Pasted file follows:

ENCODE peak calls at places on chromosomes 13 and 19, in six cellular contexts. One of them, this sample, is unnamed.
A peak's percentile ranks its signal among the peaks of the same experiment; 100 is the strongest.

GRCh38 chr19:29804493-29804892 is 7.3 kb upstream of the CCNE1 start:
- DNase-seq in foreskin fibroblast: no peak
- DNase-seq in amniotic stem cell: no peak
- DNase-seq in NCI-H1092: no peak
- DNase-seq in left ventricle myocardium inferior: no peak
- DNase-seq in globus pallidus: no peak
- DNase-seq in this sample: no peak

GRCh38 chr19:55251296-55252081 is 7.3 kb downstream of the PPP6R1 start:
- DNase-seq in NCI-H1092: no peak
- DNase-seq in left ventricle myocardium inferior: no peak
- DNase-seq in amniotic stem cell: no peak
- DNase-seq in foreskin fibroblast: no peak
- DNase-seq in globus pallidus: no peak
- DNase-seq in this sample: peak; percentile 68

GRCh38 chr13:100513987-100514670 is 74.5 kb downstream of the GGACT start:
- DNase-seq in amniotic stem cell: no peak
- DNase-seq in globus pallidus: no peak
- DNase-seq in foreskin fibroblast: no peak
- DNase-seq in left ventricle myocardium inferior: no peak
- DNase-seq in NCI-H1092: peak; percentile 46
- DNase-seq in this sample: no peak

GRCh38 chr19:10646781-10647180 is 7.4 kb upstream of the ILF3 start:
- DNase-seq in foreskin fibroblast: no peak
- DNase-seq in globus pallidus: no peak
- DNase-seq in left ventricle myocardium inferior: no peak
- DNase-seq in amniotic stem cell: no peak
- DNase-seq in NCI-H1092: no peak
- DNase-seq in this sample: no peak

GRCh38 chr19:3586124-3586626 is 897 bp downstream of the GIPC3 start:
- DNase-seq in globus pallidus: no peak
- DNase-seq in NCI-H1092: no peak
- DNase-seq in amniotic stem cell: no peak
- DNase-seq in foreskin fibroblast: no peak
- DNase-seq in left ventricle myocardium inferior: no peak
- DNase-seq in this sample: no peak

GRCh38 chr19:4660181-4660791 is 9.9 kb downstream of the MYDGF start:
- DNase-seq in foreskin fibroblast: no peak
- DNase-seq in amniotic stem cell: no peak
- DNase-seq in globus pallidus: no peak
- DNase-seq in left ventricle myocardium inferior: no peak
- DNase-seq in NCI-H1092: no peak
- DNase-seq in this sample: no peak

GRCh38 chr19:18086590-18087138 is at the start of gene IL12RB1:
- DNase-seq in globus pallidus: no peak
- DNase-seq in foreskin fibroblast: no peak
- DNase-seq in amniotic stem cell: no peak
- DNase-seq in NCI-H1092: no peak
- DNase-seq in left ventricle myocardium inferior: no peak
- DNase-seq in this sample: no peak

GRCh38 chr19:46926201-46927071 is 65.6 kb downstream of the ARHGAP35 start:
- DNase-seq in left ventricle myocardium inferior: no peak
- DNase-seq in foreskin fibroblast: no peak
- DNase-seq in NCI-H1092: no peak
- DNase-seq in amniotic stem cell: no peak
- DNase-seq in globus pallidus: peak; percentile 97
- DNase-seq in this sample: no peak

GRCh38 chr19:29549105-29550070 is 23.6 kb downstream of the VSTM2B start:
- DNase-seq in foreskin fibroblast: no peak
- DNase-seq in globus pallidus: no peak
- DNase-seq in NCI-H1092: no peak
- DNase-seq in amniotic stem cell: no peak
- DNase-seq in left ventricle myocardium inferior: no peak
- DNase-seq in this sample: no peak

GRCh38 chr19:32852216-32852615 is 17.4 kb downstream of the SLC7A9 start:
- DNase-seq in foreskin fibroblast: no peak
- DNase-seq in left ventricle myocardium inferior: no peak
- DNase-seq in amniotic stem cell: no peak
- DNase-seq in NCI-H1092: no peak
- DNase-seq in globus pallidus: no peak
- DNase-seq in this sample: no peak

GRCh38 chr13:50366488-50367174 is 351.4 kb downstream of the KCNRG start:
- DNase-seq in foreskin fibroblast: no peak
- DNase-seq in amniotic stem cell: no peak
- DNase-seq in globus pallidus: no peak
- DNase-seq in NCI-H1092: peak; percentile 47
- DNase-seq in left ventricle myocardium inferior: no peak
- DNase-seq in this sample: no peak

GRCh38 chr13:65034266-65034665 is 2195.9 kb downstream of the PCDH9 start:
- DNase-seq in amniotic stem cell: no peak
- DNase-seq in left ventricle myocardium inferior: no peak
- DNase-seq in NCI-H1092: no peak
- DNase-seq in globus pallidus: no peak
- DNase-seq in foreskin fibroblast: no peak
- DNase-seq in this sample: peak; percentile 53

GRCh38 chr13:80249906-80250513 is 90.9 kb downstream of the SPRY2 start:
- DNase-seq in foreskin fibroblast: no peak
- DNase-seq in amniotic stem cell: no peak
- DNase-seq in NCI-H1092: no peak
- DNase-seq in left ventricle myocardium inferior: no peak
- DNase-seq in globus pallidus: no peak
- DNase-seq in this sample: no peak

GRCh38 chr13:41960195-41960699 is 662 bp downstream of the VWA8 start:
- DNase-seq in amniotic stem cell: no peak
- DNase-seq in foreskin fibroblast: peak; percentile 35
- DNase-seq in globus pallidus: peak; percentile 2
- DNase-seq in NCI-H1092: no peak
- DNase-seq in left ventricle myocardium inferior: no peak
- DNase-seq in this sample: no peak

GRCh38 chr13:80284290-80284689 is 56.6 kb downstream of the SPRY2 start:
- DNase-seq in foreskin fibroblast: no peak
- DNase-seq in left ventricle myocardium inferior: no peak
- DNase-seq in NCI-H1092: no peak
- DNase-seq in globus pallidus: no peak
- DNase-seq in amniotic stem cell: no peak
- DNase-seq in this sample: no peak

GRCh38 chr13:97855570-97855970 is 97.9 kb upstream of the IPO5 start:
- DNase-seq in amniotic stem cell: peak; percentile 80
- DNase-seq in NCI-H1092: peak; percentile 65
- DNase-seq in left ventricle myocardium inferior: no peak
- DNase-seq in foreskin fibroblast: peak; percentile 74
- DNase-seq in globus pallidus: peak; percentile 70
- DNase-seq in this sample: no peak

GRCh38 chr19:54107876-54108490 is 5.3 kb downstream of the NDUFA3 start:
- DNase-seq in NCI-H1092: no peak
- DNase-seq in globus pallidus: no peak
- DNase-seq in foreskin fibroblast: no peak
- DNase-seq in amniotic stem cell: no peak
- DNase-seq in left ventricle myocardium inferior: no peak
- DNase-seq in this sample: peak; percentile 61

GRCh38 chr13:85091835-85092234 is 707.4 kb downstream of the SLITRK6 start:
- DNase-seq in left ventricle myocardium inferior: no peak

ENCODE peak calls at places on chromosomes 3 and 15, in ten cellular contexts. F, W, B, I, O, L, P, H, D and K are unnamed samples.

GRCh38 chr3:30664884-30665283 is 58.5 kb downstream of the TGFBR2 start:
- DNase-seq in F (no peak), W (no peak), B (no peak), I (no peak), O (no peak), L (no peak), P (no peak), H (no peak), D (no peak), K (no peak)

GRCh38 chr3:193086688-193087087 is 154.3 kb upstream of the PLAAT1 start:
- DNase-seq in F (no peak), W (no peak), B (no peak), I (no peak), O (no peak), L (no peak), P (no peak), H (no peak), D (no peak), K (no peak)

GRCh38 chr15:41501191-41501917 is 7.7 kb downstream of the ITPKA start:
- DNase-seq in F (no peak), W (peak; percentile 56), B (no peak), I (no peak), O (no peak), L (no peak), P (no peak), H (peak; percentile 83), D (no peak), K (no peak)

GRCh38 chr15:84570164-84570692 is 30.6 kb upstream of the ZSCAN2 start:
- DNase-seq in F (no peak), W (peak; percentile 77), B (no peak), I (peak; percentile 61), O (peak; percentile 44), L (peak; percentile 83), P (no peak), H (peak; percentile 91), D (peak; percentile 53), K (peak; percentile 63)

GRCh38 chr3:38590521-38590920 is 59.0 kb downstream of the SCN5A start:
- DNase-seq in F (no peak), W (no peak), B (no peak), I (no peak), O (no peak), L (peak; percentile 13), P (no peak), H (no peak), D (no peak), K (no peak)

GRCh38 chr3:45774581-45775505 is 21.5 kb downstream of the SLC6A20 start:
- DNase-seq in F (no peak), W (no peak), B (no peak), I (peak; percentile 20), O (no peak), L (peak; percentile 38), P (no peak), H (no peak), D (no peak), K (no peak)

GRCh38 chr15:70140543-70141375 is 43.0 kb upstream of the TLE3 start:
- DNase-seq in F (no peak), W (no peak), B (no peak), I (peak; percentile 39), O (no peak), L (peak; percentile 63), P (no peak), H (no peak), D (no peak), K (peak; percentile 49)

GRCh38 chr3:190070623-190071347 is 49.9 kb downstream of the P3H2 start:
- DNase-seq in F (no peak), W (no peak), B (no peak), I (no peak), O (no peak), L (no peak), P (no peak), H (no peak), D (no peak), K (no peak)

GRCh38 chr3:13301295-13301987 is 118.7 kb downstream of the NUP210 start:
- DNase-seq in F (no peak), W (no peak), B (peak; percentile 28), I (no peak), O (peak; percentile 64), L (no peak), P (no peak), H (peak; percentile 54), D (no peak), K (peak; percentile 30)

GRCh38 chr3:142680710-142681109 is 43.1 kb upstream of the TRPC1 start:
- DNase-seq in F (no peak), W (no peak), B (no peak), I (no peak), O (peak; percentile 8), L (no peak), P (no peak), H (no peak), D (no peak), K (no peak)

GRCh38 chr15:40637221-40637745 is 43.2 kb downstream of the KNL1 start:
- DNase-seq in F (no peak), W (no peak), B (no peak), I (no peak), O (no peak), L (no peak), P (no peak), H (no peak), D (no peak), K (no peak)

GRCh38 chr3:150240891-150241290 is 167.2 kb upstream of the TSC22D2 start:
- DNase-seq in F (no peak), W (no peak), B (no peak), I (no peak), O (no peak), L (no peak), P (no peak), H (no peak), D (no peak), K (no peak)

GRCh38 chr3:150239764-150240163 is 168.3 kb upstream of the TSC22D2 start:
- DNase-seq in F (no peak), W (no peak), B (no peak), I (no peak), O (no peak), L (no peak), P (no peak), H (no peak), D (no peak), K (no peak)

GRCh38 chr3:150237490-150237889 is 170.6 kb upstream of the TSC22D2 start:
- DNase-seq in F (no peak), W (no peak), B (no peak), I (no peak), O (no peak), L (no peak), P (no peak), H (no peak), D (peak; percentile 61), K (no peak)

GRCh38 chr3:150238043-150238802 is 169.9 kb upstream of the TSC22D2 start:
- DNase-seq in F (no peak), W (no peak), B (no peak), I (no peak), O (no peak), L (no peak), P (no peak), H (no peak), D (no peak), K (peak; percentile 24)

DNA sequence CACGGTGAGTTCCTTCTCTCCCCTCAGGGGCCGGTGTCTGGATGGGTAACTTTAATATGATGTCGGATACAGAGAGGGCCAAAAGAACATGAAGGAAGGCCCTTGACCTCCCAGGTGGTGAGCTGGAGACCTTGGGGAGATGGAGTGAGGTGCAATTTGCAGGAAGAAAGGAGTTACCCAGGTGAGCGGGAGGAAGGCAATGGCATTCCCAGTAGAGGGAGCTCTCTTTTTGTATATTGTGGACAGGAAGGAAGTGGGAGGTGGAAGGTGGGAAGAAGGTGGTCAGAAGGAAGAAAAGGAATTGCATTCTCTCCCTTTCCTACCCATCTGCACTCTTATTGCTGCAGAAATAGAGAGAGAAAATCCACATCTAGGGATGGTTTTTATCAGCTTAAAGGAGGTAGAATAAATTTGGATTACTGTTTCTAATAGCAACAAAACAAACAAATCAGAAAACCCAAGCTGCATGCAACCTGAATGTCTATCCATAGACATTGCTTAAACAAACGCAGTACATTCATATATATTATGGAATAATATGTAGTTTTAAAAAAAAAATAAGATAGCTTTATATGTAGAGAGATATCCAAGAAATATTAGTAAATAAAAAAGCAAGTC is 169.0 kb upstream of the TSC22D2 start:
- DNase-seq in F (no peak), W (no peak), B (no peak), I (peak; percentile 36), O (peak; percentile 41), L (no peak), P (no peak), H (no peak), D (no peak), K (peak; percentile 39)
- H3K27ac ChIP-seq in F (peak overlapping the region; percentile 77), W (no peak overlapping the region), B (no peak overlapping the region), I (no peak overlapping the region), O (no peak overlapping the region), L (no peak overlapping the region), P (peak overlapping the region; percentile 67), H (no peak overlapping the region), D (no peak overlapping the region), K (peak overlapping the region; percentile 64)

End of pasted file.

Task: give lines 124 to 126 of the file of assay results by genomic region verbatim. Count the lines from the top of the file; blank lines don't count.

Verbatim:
ENCODE peak calls at places on chromosomes 3 and 15, in ten cellular contexts. F, W, B, I, O, L, P, H, D and K are unnamed samples.

GRCh38 chr3:30664884-30665283 is 58.5 kb downstream of the TGFBR2 start:
- DNase-seq in F (no peak), W (no peak), B (no peak), I (no peak), O (no peak), L (no peak), P (no peak), H (no peak), D (no peak), K (no peak)